Mindfulness-based Decompression Camps for Warriors
Many cultures recognize that when we send our young men and women to war they return to us forever changed by the experience. Rituals are often used to assist them in the transition from battlefield to community. This is what welcoming a warrior home is about.
Our program is designed to embrace our soldiers, sailors, airmen, marines, reservists and guardsmen, without further wounding them. We know that the way in which a trauma survivor is responded to and cared for in the aftermath of the trauma is, at times, more significant to their healing than the original event or events. Trauma rarely happens in isolation. With combat soldiers in particular, trauma happens in the context of a highly disciplined, cohesive, interdependent group. For this reason, healing needs to involve the acceptance of a group, not only of fellow soldiers, but also of civilians who are able to listen without judgment, bear witness, and ultimately shoulder some of the guilt and blame so that the warrior does not need to carry it alone.
The mission of Warrior Camp is to create an environment in which the trauma of war can be addressed. The camps are week-long retreats located in serene and secluded locations that foster the development of a close-knit community within which healing can occur. They include a healthy balance of trauma therapy, relaxation and leisure activities.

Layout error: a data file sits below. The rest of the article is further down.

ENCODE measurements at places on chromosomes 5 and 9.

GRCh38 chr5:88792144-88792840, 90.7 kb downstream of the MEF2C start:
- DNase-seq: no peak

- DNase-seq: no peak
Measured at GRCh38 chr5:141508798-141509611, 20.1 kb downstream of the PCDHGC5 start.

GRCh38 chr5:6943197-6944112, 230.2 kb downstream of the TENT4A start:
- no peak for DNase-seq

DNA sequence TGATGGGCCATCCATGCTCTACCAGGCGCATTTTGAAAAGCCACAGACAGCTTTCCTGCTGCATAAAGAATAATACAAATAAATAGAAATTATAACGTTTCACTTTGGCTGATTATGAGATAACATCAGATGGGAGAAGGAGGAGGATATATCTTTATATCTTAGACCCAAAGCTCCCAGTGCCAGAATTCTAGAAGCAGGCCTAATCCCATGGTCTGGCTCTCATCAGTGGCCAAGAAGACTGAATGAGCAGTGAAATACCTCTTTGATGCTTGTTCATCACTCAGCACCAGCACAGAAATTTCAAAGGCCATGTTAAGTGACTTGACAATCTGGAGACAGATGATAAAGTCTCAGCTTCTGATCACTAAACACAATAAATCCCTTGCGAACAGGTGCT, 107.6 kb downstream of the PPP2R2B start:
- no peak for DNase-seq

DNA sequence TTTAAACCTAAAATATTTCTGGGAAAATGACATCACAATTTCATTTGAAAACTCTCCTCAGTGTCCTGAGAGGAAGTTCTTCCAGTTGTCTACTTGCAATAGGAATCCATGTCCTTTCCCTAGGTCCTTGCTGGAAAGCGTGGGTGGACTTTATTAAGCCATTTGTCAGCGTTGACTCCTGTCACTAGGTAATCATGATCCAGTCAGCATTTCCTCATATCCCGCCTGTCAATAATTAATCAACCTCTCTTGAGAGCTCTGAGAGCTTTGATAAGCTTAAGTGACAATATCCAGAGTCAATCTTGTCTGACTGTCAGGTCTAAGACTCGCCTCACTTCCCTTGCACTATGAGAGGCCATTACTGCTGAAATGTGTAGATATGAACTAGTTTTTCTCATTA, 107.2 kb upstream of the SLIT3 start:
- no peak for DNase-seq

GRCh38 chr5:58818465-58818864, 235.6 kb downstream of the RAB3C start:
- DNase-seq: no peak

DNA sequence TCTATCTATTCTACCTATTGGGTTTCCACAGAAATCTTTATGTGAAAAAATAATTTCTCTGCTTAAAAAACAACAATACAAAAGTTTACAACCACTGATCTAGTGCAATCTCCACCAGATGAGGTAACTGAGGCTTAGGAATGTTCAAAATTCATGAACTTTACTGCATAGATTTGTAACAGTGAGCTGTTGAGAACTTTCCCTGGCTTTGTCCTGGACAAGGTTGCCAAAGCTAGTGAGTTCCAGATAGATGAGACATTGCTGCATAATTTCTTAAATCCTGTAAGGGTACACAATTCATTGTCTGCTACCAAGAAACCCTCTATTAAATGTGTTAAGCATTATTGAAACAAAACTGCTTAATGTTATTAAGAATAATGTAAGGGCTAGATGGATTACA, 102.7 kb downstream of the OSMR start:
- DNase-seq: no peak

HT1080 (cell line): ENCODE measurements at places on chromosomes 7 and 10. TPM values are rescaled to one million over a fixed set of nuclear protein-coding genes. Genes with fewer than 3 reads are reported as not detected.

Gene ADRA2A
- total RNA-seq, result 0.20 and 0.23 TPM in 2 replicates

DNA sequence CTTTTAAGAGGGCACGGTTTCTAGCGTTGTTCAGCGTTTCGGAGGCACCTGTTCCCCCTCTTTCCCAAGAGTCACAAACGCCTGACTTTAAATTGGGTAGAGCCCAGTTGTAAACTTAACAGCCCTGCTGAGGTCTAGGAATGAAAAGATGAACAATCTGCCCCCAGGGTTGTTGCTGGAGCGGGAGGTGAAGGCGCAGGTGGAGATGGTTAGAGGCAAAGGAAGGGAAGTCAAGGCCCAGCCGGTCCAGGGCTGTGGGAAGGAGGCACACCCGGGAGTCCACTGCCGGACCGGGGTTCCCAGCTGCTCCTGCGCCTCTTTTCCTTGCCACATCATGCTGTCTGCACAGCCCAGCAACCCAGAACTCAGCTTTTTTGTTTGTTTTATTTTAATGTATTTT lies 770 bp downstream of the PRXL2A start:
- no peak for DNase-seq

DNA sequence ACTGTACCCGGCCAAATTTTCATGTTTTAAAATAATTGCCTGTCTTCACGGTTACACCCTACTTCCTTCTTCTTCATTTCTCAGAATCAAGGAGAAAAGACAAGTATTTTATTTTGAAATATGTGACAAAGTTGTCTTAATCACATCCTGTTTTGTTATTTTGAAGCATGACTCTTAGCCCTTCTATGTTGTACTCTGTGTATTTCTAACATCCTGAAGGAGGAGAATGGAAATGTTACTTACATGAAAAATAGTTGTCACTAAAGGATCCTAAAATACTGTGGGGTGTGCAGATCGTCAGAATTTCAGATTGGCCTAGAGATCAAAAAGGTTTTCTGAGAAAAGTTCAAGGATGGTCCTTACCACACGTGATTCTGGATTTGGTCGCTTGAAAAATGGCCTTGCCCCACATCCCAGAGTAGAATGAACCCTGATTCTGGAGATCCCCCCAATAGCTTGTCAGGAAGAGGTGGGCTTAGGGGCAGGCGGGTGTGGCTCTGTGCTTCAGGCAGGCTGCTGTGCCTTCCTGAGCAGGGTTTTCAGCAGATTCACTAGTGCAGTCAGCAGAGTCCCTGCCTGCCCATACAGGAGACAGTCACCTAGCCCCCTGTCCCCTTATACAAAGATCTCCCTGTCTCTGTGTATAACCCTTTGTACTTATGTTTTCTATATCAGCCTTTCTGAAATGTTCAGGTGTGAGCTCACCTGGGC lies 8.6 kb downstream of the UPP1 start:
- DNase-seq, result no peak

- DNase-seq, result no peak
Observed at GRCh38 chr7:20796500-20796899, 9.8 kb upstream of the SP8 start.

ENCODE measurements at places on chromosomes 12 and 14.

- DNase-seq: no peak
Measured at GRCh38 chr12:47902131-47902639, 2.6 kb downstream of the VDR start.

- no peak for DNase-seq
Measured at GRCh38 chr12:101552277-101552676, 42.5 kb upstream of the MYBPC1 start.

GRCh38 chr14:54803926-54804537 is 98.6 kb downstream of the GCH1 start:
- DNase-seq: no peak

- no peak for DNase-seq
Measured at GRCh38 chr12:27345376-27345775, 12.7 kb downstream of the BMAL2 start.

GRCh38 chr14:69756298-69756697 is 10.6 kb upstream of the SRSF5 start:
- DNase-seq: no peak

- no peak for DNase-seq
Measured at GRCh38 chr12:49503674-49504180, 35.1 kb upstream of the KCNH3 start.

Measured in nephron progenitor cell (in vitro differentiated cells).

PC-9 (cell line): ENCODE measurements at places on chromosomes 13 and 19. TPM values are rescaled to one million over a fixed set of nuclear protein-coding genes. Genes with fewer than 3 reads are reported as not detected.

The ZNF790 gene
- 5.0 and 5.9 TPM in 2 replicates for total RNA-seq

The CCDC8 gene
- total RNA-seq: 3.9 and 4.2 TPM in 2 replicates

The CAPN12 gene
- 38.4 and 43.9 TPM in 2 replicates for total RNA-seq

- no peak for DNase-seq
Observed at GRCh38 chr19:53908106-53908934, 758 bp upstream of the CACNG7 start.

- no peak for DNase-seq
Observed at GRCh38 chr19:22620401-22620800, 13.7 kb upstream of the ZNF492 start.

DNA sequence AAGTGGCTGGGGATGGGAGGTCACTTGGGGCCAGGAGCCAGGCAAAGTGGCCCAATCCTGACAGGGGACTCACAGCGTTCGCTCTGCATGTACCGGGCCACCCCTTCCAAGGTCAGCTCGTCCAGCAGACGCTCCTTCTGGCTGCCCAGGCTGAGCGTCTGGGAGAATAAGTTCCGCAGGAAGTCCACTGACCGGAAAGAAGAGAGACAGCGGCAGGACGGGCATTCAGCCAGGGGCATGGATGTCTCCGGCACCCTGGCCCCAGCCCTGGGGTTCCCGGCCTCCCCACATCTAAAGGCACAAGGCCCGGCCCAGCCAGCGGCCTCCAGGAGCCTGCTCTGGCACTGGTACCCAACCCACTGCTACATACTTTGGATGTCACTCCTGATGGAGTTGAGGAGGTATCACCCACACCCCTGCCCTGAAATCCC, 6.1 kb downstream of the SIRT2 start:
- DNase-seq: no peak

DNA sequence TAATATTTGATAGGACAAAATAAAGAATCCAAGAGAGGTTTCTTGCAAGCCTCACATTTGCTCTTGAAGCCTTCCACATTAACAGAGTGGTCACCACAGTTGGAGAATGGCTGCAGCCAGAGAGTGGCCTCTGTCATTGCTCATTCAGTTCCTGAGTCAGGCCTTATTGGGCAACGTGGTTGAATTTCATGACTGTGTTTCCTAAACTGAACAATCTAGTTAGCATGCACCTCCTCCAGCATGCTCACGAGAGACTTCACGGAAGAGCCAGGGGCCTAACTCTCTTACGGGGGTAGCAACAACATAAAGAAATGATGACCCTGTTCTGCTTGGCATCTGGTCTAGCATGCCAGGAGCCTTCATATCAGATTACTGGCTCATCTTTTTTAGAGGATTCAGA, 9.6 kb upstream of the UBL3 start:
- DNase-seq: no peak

Warrior Camp® Video
Warrior Camps run for 7 days, not including a travel day on either end. All participants are screened by a clinician prior to camp to assess readiness for both group and individual treatment. Full participation in group activities is encouraged as it fosters connection, community and support. Group activities consist of modified debriefings or meetings, team building activities (there are lots of these to choose from), equine assisted psychotherapy, yoga, and hikes or other sports.
Participation in individual treatment, while strongly recommended, is always on a voluntary basis. Treatments offered are EMDR (Eye Movement Desensitization and Reprocessing), Yoga, and Equine Assisted Psychotherapy (EAP). While it is our experience that warriors tend to try out all activities that are offered, involvement in group and/or individual treatment and activities is always a choice.
The clinical team consists of several EMDR clinicians, an equine psychotherapy team made up of two people (plus horses), and a yoga instructor.
On either end of the camp (day one and the last day) there is attention to introductions and then to saying goodbye. Warriors are given referrals for continued treatment by clinicians in their home cities, if needed.
While this schedule might seem tight it is our experience that starting with a well thought-out structure and then bending it as appropriate creates safety and willingness to engage in the process.
The Pilot camp was held in 2013 at a horse farm in New Hampshire. Two additional WCs have been held and four more are scheduled throughout the end of 2014.
Evaluation of the interventions used at the first three Warrior Camp programs is being conducted by Weill Cornell Medical College Department of Public Health.
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